Elections Quebec 2022 | Stroll to Both Ends of the Third Link Project

The third link has caused a river of ink to flow since the start of the election campaign because of the government’s refusal to make public the studies on it. What do the people directly affected by its construction think? The duty interviewed citizens at both ends of the future tunnel.

It is near Lairet, a district of Quebec located at the crossroads of Vanier, Charlesbourg and Limoilou, that the third link projected by the Coalition avenir Québec (CAQ) should emerge north of the Saint-Laurent. This sector is not rolling on gold: in 2016, the community was made up of 81% tenants, one in ten inhabitants came from immigration, and half of the households earned a gross income of less than $40,000.

« I didn’t follow the campaign too much, I just got out of prison, » says a man with a face tattooed with scorpions when asked by The duty at the corner of rue des Cèdres and avenue Dumas. A couple approaches. “The third link? We landed from Colombia a month and a half ago, ”says the woman, hesitant, in still approximate French. It’s 13 degrees Celsius and their winter coat proves it: getting acclimated to Quebec’s weather seems to take priority over mobility issues in the nation’s capital.

At the exit of the Grand Marché, Lise Lavoie, 73, stops to chat with the journalist from To have to. “Me, as long as the bridges are renovated…” launches the retiree from the Ministry of the Environment. A third link, she said, would not change her travel habits. “I can understand, however, why people on the South Shore want one. According to her, Quebec has a choice to make between the tramway and the tunnel. “Do we really need both? I am not convinced. »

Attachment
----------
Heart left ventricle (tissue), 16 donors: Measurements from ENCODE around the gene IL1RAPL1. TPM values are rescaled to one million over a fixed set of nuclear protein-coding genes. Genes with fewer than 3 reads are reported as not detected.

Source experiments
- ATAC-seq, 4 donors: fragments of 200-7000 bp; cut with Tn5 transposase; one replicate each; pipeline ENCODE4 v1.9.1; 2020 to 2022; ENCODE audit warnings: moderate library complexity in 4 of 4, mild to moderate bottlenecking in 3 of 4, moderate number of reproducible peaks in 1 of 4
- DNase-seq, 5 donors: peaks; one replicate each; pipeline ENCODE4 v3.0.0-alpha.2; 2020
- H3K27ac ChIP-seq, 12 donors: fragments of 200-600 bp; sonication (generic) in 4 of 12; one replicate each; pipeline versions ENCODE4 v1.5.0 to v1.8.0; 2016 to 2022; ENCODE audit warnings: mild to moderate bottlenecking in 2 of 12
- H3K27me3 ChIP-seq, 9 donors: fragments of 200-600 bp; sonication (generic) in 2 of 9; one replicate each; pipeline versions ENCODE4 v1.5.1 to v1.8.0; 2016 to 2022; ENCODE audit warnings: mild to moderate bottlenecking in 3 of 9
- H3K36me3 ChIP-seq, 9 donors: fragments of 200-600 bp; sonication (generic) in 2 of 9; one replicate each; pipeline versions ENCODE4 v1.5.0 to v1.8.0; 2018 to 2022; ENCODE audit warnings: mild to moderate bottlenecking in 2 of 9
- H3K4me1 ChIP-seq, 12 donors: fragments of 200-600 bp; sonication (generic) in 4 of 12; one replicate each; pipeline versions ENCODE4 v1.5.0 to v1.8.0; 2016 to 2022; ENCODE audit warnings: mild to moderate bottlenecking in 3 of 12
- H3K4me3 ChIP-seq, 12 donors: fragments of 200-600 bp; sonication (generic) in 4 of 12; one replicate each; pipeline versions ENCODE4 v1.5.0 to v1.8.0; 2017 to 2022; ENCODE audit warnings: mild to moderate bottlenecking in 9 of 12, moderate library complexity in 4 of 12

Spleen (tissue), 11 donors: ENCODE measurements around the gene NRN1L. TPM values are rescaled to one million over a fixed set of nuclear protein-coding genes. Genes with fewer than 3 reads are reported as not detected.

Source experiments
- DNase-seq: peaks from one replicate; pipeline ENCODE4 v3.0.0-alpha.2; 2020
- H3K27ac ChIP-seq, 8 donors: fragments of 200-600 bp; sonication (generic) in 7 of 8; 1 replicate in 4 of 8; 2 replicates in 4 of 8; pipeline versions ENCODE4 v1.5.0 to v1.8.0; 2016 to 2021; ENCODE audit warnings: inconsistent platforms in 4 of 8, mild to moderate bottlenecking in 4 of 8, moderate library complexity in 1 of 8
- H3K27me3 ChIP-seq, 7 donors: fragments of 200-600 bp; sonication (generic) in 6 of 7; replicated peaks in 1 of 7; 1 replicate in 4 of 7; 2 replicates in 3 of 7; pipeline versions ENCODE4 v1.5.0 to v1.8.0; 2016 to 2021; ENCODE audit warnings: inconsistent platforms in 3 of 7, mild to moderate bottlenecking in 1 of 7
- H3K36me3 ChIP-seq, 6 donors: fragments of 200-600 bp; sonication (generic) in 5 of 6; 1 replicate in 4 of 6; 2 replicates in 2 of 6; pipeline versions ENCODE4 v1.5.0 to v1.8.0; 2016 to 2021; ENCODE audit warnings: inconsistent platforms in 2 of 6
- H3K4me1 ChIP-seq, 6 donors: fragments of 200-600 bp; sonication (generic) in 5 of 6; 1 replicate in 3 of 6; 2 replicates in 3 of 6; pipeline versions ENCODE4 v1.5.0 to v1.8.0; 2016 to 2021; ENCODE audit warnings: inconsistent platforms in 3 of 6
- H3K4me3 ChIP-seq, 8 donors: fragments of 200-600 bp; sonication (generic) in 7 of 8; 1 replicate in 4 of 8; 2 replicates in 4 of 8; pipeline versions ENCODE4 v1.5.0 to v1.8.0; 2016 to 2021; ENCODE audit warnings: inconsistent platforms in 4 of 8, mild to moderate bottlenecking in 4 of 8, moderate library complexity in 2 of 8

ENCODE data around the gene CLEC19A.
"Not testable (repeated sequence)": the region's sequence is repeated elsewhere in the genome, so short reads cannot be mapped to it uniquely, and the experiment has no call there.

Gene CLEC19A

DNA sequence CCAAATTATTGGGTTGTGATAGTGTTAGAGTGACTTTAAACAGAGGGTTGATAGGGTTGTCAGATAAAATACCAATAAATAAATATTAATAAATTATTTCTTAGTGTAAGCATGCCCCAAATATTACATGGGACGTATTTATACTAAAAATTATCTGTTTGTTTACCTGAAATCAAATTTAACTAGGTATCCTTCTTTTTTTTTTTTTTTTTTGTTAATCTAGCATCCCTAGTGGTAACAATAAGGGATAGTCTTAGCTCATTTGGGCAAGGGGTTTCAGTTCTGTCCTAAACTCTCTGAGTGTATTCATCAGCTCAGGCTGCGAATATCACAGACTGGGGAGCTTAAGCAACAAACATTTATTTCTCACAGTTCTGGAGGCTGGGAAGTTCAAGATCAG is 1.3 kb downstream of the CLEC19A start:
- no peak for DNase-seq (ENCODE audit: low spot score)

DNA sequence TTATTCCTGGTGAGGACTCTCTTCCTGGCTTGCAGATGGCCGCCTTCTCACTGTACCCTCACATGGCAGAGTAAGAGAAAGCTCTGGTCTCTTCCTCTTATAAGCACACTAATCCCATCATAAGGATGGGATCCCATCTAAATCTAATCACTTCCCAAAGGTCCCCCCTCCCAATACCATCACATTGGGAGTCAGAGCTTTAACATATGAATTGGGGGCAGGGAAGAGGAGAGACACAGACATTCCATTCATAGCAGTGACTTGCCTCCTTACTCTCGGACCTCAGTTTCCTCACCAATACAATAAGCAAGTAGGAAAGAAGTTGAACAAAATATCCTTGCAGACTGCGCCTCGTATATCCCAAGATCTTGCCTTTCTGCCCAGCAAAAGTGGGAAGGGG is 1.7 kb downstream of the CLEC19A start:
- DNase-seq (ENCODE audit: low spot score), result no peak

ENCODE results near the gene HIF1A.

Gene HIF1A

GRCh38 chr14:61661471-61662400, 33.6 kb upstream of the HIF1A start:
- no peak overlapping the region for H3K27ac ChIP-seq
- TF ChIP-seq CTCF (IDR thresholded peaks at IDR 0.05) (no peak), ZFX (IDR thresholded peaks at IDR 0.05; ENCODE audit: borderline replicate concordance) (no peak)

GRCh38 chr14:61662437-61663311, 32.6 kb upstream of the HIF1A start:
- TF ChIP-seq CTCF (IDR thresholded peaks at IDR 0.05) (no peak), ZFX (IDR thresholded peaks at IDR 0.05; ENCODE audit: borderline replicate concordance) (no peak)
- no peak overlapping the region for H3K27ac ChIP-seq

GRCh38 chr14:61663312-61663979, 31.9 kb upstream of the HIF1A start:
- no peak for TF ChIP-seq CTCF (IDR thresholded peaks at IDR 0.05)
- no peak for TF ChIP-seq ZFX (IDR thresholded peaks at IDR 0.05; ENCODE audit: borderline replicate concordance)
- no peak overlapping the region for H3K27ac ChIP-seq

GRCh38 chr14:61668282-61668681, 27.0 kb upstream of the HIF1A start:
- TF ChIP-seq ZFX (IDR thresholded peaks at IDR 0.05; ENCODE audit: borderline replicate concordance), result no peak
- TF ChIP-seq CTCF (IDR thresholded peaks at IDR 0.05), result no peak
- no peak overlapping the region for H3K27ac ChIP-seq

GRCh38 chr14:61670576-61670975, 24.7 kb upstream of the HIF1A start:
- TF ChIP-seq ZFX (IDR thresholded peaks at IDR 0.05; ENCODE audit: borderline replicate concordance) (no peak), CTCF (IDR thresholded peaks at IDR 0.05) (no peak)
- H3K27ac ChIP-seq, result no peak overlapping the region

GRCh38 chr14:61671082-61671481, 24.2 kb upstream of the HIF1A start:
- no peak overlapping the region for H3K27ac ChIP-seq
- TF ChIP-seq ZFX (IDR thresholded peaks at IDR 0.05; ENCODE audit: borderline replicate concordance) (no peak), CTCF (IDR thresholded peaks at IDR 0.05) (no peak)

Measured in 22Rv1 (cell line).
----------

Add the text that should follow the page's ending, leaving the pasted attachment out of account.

For Jérôme Cordeau, a 38-year-old resident of Lairet encountered during a bike ride, the CAQ is waving the third link like a rattle in the face of the electorate. “It’s like a carrot to get people to vote for the party. In my opinion, this will not solve the congestion. To whom does he intend to give his vote? » I dunno ! he says, walking away.

Lairet is in the riding of Jean-Lesage. And in the neighborhood, it is the face of the outgoing solidarity deputy, Sol Zanetti, who most often appears at the windows. The notorious opponent of the third link must warmly defend his seat in front of the caquiste Christiane Gamache, defeated by only 699 votes in 2018. The CAQ declined our request for an interview with its candidate, believing that « everything has been said on the third link « .

« I don’t see any advantage for the neighborhood in this project, » said Mr. Zanetti about the CAQ tunnel. “That represents tens of thousands more vehicles in the neighborhood during rush hour. It’s absurd, and it’s sure to degrade the air quality of the lower town. »

The tunnel would appear in an area of ​​Quebec already bordered by two highways, the 40 and the 973. It is one of the places in Canada where the air is the most polluted. “We are adding roads, asphalt, cars,” laments Alexandre Gagnon, who arrived in Lairet a year ago. “It is extremely violent towards these populations. »

For the 25-year-old student, the CAQ is showing “extreme populism” by going ahead with the third link despite the unfavorable opinions expressed by almost all urban planning and environmental experts. “It’s very hay wire, it’s very model, what we are offered. It looks like it’s done on the corner of the table, ”he castigates. “Do people still believe in it? »

On the other side of the tunnel

In Lévis and Bellechasse, faith in the third link remains intact. Almost everyone has a congestion story to tell.

« I’ve already been stuck for hours on the Pierre-Laporte bridge, » says Bernard Nadeau, a former truck driver from Saint-Henri who sips a coffee while brooding over memories. “What I was transporting was live poultry. When I was stuck in the heat for two, three hours… Sometimes we lost chickens. »